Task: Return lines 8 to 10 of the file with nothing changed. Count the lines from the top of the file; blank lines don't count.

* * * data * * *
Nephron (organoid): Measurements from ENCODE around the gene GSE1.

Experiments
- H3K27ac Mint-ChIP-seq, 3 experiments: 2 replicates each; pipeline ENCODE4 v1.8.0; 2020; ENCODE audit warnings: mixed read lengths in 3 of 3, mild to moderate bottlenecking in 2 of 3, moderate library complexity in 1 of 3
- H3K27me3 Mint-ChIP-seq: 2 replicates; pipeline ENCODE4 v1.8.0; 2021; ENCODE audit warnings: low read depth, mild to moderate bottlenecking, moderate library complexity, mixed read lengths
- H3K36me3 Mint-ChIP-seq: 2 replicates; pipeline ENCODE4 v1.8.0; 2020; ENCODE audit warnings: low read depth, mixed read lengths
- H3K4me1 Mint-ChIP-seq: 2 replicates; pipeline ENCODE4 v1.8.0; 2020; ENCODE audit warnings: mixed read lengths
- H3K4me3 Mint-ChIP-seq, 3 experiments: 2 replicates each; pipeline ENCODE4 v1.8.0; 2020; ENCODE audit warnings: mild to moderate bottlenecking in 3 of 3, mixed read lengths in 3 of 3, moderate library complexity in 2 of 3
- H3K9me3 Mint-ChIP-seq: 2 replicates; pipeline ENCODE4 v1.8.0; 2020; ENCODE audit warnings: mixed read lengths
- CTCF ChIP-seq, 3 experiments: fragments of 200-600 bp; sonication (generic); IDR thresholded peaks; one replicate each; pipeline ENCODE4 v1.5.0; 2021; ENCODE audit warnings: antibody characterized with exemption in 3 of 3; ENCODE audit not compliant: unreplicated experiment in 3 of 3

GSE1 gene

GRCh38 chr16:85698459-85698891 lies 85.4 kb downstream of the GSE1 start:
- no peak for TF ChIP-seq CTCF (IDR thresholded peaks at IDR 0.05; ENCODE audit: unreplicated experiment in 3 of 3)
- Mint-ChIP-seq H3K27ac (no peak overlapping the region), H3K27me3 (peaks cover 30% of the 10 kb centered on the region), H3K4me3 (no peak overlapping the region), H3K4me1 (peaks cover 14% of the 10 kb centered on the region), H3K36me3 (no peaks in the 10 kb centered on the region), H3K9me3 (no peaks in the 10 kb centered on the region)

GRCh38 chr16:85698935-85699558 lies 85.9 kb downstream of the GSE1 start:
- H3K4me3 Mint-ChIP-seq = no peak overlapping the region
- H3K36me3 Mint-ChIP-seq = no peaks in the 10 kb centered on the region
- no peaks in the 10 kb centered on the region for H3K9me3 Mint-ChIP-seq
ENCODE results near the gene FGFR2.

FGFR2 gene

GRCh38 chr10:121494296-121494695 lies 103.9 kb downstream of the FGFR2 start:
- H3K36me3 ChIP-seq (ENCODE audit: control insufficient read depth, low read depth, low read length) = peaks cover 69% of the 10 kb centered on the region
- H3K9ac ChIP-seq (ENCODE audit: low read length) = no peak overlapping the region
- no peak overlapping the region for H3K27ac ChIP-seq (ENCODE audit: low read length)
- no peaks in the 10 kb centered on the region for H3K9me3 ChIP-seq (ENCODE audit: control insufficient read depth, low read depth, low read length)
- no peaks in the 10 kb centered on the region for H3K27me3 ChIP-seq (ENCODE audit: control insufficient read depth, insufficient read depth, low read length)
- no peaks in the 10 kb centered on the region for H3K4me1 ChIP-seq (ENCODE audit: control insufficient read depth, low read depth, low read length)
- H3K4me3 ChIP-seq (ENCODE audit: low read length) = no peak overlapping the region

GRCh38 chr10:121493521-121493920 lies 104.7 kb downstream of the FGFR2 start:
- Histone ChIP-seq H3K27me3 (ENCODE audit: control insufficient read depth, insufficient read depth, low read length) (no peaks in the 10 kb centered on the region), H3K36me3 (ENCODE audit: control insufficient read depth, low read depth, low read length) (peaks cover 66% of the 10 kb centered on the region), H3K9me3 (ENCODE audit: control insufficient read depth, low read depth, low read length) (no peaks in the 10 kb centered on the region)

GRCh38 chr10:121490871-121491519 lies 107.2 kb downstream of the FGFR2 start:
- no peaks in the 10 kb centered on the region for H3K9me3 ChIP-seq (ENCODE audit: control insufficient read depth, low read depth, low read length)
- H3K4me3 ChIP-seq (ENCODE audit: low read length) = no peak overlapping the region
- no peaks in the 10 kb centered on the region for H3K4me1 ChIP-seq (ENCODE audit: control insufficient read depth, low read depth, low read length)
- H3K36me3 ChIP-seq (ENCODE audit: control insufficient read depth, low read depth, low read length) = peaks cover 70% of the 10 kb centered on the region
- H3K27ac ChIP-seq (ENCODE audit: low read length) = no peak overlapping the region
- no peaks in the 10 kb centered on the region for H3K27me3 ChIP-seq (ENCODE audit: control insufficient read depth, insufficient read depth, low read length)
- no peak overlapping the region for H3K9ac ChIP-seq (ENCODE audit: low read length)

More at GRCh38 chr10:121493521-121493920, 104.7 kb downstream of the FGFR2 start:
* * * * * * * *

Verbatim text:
- H3K9me3 Mint-ChIP-seq: 2 replicates; pipeline ENCODE4 v1.8.0; 2020; ENCODE audit warnings: mixed read lengths
- CTCF ChIP-seq, 3 experiments: fragments of 200-600 bp; sonication (generic); IDR thresholded peaks; one replicate each; pipeline ENCODE4 v1.5.0; 2021; ENCODE audit warnings: antibody characterized with exemption in 3 of 3; ENCODE audit not compliant: unreplicated experiment in 3 of 3

GSE1 gene